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Head Coverings, Part 1: My Personal Journey (The Domestic Theologian)

Covering The Web

Covering the Web is where we shine the spotlight on good content about head covering or complementarianism that we did not produce ourselves. This week we’d like to introduce you to an article by Jessica A. Hageman which was posted at The Domestic Theologian.

Before beginning my foray into formal theological study a few years ago, I had never heard a single person in the church openly indicate (or even imply) that the passage on female head covering in 1 Corinthians 11:2-16 is to be applied in the Christian church today. I’ve been going to church since I was in diapers, but it wasn’t until 2016 that I met some sisters in Christ who revealed that they practice head covering. The more I talked with these women and the more I opened up in questioning their interpretation, the more my eyes were opened to women in my close personal circles – in my own church congregation, even – who also apply the passage in this way.

I was stunned at first. I definitely stuck my foot in my mouth on many occasions with phrases like, “Surely you know this passage is about Corinthian culture. You need to repent of your legalism.” This is what I had always been told and I never thought to question it. And to be honest, I didn’t want to question it. I didn’t want to stick out like a sore thumb in a culture that demands I have both the looks and the feminism of Emma Watson. I didn’t want to look like an Amish grandmother in comparison.

The more I had these hard conversations with my patient friends, however, the more I felt convicted about my rationale (or lack thereof) for objecting to this passage’s modern application. For several months in 2017, I began covering during corporate worship (the formal gathering of the local church) but hadn’t come to any solid conclusions at this time except that I didn’t trust my motives for objecting. I decided I would rather be safe than sorry, so to speak, until I came to a more solid conclusion; I had at least decided that while it definitely isn’t disobedient to cover, it might be disobedient not to. It wasn’t too much trouble to tie on a bandana once a week until I actually studied the subject in depth.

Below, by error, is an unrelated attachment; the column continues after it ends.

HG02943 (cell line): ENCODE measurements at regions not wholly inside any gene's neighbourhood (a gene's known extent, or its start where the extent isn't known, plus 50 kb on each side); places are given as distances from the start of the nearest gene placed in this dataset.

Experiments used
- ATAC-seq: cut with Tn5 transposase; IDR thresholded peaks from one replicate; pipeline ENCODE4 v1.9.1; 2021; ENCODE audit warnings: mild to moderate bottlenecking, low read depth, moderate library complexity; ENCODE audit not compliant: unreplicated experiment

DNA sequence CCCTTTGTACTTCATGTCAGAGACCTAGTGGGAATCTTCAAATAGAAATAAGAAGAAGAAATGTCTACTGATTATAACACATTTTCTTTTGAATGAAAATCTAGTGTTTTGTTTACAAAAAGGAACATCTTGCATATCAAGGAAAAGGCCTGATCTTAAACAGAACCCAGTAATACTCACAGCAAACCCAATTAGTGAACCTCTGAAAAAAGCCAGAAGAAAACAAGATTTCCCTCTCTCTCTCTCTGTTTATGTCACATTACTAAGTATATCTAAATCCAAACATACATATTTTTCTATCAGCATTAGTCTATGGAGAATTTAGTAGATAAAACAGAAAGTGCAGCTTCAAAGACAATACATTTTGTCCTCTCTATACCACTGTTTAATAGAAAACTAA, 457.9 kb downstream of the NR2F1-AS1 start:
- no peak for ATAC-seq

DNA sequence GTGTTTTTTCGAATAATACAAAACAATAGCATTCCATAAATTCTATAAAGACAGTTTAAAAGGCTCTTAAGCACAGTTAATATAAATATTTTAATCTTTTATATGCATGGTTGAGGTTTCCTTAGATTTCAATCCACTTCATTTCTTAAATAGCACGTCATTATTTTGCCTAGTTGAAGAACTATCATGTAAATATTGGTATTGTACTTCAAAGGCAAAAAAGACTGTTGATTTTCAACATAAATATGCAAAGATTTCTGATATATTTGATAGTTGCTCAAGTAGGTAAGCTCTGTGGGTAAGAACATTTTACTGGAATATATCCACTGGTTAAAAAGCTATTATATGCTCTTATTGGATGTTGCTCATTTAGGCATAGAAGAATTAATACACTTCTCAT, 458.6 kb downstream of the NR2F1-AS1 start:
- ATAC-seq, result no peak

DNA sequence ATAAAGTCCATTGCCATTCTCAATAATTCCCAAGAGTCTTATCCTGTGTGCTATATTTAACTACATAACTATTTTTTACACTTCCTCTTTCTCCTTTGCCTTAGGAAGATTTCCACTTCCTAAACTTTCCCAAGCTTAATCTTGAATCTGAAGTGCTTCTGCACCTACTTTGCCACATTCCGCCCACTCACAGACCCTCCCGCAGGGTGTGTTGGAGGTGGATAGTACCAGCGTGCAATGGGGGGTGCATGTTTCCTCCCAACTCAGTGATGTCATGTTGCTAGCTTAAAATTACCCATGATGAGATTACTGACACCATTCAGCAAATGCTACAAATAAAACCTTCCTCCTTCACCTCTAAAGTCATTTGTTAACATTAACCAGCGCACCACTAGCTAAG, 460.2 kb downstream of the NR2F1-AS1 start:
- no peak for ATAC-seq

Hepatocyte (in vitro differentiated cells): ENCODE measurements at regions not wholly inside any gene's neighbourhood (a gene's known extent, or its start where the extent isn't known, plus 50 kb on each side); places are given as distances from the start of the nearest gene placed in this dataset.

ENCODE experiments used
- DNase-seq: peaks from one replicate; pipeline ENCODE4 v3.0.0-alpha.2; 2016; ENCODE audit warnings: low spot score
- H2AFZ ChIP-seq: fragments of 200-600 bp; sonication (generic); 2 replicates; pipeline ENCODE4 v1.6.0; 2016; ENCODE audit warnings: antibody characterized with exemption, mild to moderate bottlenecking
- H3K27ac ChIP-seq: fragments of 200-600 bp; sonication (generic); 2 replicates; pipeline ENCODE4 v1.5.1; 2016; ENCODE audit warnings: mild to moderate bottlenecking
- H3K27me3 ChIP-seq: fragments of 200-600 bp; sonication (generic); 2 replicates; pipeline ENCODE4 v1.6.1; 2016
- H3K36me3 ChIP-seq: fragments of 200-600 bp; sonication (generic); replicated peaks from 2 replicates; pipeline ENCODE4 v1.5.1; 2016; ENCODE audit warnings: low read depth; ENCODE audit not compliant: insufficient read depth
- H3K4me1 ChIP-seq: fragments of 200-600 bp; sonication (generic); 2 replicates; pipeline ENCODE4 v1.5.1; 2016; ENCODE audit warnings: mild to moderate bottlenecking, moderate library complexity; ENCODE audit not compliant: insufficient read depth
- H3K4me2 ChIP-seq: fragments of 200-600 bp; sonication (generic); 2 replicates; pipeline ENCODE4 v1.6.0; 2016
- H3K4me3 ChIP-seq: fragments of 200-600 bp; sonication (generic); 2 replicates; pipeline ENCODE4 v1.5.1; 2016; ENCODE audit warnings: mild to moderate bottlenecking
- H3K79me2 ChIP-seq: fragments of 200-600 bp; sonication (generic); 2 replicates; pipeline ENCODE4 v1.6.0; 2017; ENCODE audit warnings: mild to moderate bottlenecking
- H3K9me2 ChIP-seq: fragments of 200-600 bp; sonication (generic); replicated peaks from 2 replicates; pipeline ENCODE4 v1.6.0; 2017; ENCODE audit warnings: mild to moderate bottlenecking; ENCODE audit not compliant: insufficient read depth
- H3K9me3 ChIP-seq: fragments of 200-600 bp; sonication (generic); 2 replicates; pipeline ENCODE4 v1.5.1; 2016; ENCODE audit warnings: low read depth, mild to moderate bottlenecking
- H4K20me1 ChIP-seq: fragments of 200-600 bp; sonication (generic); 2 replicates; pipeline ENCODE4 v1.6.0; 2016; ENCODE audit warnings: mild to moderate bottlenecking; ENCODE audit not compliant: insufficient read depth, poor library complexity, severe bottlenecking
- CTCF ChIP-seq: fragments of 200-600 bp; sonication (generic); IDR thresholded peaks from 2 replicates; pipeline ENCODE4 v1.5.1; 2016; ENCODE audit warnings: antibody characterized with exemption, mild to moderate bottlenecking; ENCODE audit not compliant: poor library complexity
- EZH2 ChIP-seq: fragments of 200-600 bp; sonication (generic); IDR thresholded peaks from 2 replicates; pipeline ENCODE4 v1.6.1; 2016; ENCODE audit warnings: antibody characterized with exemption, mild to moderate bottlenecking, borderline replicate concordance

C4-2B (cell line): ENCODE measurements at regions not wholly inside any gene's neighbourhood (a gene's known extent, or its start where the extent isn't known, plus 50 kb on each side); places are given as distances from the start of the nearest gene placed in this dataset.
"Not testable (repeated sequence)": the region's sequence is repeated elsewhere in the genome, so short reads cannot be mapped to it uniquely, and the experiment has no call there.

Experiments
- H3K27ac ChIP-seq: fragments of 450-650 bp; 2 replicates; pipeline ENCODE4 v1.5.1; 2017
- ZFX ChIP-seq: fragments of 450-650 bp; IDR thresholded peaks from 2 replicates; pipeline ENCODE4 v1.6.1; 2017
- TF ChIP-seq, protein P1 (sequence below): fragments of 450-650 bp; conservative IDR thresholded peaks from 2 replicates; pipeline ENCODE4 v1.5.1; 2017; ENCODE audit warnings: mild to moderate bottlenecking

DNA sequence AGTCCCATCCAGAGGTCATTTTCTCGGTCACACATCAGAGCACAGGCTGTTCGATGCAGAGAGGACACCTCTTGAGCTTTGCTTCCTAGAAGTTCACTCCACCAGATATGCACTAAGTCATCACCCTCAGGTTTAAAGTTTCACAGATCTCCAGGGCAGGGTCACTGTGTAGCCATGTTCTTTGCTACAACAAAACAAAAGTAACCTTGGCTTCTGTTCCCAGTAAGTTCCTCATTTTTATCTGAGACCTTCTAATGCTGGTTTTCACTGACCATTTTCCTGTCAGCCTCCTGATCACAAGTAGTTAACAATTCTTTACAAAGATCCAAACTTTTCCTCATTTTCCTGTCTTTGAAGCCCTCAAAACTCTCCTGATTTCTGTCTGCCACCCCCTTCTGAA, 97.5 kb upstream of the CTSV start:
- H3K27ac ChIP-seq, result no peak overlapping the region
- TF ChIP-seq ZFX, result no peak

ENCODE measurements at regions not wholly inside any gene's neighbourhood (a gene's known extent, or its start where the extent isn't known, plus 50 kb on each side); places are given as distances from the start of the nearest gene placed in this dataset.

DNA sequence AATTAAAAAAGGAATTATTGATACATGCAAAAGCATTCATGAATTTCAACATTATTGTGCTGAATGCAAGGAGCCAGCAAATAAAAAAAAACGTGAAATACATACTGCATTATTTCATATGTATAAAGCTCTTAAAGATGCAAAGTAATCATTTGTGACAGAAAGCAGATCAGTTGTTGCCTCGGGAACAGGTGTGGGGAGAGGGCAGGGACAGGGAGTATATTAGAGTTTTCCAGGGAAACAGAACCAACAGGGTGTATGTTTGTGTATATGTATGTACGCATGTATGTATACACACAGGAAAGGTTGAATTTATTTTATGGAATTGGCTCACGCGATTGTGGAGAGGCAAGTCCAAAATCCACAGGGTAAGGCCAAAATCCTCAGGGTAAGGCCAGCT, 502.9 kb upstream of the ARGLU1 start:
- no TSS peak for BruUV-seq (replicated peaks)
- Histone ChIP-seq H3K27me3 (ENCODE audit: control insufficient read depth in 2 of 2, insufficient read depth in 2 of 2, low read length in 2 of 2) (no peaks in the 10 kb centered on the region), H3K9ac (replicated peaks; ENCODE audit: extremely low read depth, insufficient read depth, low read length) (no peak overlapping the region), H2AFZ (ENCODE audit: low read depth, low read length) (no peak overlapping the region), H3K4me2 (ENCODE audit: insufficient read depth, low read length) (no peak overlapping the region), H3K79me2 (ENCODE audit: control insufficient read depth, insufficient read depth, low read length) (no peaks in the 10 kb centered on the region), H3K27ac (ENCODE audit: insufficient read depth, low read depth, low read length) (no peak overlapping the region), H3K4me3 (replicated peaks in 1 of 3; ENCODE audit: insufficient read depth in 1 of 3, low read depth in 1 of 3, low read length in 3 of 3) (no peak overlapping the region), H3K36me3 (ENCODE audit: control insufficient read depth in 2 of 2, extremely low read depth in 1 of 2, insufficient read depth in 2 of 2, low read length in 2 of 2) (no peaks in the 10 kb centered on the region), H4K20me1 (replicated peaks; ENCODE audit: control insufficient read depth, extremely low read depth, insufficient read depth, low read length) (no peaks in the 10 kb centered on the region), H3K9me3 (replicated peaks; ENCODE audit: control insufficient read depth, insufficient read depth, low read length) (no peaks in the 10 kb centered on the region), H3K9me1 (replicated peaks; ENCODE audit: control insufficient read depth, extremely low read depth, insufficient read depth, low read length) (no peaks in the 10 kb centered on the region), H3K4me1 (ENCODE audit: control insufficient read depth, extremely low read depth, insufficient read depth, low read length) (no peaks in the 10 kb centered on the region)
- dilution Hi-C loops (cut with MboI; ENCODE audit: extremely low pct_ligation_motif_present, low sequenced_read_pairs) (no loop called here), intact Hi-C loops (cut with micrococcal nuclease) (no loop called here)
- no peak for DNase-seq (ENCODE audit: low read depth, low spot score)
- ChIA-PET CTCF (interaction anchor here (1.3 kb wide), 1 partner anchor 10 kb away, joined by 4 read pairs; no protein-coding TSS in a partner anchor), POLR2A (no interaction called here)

After several months I wavered again. I had experienced some pushback from some close believing friends, and being a people-pleaser, it wrecked me to experience this conflict over a conviction I already wasn’t confident about. I started reading through the passage critically again. The arguments of both sides seemed equally heavy. Life became exceptionally busy when Devynn and I started dating and got engaged, and I completely forgot about it for almost a year.

Then one random day in June, I was hit with a wall of conviction – not about my failure to cover, per se, but about my apathy. I didn’t care whether or not I was being disobedient, and I didn’t care to seek answers in Scripture. So I sat down, wrote a list of all my questions and objections, pulled out every commentary and Bible translation I could find in our house, and sprawled out on the floor with them. And here’s the thing about this passage, its language, and the controversy surrounding it: I spent nearly four hours like this, but only one or two out of my nine or ten questions had been answered in any definitive way.

>> READ THE REST ON THE DOMESTIC THEOLOGIAN

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